- Summary: A Sikh festival celebrating the birth of the founder of the faith Guru Nanak
- 2020 Date: 30th November
- Celebrated by: Sikhs, Nanakpanthis, parts of India (as a National Holiday)
- Linked Holidays: Gurpurab festivals, Vaisakhi (Sikhism)
Background and Theological Significance
Guru Nanak Gurpurab, also known as Guru Nanak Jayanti and Guru Nanak’s Prakash Utsav, is a Sikh festival that celebrates the birthday of the first Sikh Guru, Nanak Dev Ji. Sikhism is a Dharmic faith tradition that has developed in the Indian subcontinent since the fifteenth-century CE and has been guided by a succession of ten ‘gurus’ or spiritual teachers. Guru Nanak was the first of these gurus and is widely considered to be the founder of the Sikh faith. He was born in the city of Nankana Sahib in the Punjab (modern day Pakistan) in the year 1469 CE. His family were Hindus and from an early age Nanak showed signs of a deep spirituality. This did not change as he grew older, despite his marriage and other worldly commitments. According to one tradition, Nanak was once brought up into heaven for three days whilst bathing in a river, an experience that completely enlightened him. He spent many years travelling and teaching and went on to found the faith known as Sikhism. Sikhism is centred on the belief in one divine creator and a commitment to a human society based upon equality and selfless love. Guru Nanak died in Kartarpur in the year 1539 CE and was succeeded by nine other gurus of the faith and later by the Guru Granth Sahib, the holy book and ‘eternal living guru’ of Sikhism.
The festival of Guru Nanak Gurpurab is one of the most important celebrations in the Sikh calendar. A ‘gurpurab’ is the observation of the birth or martyrdom of one of the ten Sikh gurus, and these gurpurabs account for the majority of Sikh festivals. Guru Nanak Gurpurab is perhaps the most prominent of these due to the important status of Guru Nanak.
The gurpurabs (which literally mean ‘festival of the guru’ in Sanskrit) have been observed since the time of the ten gurus, and there is evidence that Guru Nanak Gurpurab was celebrated by Nanak’s immediate successors. Sikhism typically welcomes the evolution of traditions and customs in relation to festivals, and as such the celebration of Guru Nanak Gurpurab has taken many different forms across India and further afield. Amongst those who celebrate it are Nanakpanthis, followers of Guru Nanak in parts of India and Pakistan who often merge Sikh and Hindu practices.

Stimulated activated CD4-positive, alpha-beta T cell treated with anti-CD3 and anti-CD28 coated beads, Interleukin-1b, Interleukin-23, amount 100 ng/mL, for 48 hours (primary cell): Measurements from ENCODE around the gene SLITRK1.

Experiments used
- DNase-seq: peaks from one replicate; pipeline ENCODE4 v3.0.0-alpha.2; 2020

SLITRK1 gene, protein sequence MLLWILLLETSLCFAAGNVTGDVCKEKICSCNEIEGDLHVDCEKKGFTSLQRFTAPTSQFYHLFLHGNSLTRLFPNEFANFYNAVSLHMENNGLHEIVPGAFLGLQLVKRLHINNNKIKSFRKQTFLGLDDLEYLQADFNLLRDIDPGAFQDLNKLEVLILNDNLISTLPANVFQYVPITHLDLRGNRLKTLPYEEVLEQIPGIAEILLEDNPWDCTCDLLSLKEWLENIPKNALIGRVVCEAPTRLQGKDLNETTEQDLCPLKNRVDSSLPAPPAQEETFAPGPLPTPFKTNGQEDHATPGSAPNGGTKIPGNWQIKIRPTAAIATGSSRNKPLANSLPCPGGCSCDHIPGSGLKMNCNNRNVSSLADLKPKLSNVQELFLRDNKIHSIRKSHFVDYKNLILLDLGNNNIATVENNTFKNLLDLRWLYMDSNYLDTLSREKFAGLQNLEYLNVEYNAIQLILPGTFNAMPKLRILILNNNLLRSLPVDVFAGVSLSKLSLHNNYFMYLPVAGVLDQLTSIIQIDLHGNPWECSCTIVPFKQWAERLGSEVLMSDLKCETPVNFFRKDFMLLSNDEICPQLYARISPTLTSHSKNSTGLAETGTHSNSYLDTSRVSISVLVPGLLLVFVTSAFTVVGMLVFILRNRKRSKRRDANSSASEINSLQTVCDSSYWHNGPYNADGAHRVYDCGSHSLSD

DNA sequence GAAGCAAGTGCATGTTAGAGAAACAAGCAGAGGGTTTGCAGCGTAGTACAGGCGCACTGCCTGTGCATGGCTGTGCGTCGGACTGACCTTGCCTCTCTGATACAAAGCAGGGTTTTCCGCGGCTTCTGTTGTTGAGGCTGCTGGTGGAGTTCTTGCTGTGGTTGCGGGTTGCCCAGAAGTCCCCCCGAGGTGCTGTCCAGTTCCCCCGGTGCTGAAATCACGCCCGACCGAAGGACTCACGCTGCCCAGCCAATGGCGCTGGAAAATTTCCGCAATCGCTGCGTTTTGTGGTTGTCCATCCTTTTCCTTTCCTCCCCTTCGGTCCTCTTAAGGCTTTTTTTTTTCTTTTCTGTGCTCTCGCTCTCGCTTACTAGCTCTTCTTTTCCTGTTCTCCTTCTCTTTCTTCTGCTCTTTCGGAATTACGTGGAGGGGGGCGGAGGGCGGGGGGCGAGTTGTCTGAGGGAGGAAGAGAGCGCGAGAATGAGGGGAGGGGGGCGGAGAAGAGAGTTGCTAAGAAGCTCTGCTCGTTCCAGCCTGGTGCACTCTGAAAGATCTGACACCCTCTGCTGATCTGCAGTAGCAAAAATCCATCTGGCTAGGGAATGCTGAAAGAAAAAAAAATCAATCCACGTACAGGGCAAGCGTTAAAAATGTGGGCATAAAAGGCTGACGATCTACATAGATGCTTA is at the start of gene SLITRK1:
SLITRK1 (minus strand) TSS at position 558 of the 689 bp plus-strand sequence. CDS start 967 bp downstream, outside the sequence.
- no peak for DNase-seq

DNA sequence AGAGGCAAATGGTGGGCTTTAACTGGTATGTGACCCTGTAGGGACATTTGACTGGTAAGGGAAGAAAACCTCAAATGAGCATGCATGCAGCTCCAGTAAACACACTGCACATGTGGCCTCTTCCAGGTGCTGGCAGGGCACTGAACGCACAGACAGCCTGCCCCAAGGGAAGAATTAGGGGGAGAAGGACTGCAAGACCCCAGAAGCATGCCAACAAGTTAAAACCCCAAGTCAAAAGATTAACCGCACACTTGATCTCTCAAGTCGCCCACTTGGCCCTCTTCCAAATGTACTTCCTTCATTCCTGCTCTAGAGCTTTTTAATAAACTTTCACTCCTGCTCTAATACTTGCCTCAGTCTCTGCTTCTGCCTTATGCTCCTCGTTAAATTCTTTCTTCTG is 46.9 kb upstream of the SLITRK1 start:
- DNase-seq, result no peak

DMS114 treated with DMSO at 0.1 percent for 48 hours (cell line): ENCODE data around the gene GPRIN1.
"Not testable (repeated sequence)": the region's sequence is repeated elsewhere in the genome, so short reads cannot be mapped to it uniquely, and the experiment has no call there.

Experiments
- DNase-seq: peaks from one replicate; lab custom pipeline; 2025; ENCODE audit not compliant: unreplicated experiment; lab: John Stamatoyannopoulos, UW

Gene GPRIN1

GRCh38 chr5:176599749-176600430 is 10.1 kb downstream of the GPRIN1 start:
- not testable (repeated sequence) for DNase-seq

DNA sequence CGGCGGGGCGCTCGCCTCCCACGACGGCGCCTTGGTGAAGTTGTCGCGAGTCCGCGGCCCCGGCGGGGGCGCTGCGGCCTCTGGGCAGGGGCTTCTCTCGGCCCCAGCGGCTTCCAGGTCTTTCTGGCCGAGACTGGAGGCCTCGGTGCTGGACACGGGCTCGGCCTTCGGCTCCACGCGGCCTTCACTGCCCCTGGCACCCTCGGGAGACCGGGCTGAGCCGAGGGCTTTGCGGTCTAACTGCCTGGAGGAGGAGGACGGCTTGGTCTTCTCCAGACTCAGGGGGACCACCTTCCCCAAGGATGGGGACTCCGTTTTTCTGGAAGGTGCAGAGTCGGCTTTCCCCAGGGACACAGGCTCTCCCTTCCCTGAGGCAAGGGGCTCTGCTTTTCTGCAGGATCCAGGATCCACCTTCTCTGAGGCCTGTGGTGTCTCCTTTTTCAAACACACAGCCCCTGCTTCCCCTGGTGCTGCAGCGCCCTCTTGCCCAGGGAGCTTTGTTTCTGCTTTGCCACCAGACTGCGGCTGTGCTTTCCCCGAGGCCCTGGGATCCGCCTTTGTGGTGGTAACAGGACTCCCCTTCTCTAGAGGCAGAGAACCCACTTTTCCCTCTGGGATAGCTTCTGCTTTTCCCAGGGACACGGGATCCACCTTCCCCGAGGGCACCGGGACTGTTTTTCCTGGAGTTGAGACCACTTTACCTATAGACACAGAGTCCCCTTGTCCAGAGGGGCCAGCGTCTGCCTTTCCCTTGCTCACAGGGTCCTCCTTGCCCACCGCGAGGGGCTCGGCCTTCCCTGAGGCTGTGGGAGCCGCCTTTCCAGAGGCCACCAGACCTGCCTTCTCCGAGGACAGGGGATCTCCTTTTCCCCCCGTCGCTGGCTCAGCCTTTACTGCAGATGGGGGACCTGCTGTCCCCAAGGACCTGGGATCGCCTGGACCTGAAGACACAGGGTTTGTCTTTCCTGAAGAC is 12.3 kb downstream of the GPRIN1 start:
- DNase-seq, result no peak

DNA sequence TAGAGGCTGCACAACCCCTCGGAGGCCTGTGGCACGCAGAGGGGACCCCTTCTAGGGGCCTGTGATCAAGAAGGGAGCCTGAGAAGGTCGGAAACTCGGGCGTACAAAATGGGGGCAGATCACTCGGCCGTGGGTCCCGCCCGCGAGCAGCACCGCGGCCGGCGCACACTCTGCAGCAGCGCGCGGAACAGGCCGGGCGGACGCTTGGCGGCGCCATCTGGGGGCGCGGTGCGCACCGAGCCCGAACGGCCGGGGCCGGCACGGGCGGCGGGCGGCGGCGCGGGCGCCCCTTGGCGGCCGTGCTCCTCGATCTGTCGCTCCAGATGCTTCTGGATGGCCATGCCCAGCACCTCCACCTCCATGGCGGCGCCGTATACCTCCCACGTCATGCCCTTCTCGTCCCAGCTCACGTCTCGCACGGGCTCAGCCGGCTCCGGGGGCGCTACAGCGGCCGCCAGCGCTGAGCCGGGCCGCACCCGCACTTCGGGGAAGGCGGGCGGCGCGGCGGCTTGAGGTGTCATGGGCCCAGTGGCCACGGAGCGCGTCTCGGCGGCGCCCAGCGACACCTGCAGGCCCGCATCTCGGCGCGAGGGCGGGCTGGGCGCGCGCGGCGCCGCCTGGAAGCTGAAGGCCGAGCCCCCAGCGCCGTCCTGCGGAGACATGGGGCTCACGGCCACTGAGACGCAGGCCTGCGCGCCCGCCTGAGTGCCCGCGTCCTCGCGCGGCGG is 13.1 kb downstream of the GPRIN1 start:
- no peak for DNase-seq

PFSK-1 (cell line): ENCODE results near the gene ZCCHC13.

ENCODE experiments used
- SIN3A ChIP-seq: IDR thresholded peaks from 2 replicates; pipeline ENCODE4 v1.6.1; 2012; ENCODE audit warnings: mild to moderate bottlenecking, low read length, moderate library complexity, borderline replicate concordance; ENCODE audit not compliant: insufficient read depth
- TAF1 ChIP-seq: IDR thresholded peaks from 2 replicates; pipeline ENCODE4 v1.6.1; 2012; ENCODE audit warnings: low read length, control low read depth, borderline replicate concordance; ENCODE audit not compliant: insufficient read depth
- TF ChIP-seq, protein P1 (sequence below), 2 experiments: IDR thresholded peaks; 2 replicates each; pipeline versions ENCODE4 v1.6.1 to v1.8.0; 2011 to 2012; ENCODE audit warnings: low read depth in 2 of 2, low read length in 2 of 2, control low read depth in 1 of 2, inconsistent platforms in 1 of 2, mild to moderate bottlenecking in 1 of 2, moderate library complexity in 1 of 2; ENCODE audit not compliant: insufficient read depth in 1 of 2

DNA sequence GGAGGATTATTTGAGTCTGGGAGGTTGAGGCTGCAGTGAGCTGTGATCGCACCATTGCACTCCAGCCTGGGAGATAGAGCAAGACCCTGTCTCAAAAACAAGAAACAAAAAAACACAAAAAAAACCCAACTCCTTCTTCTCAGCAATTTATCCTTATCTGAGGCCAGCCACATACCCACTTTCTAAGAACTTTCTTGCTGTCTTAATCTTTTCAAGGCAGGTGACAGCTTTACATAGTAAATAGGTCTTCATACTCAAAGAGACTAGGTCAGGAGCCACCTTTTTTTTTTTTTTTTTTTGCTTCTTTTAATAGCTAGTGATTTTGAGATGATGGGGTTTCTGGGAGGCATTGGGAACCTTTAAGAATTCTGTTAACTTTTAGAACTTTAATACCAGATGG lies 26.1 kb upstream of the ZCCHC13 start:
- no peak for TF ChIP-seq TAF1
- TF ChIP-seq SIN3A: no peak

Although scholars largely agree that Guru Nanak was born in the year 1469 according to the Gregorian calendar, the exact date of his birth is more keenly debated. Some traditions state that he was born on the day of Vaisakha (a major Hindu and Sikh festival in the spring), whereas other traditions believe that he was born on the ‘purnima’ (full moon day) of the Indian lunar month of Kartika. Kartika Purnima is the most widely accepted date for Guru Nanak Gurpurab amongst Sikhs, although this remains controversial in some circles. Although for many years Sikhism employed the Hindu Bikrami calendar, it now uses the Nanakshahi calendar to determine the dates of Sikh festivals. The Nanakshahi calendar has twelve months that align with the solar year, and is influenced by both the Hindu and Gregorian calendars. Guru Nanak Gurpurab always falls in the month of Kartika, the eighth month according to the Nanakshahi calendar, although the exact date of the festival will depend on the occurrence of the full moon which changes from year to year.
Guru Nanak Gurpurab is one of the most prominent Sikh festivals and is typically celebrated over a period of three days. Two days before Kartika Purnima, gurdwaras will hold a special ‘akhand path’ or non-stop recitation of the Guru Granth Sahib. Sikhs often decorate their gurdwaras with candles and diyas at this time. On the day before Kartika Purnima there is a liturgical procession called Nagarkirtan, during which devotees sing hymns of praise and wave flags. On the actual day of the festival, observances typically begin in the early hours of the morning with hymns and readings from the scriptures. Afterwards, Sikhs hold a special community lunch called a ‘langar’ to which all people are invited regardless of race, caste or creed, out of respect for Guru Nanak’s teachings of equality and harmony. One of the most famous foods served at the langar is a type of sweet called ‘kada prasad’. In the evening of Kartika Purnima there are further prayers and acts of chanted worship called ‘kirtan’ in honour of the Guru’s birthday. The festival of Guru Nanak Gurpurab is a time for Sikhs to rejoice in the life and teachings of their founder and work to integrate his teachings into their daily lives.
‘Guru Nanak with Hindu Holy men‘ is in the public domain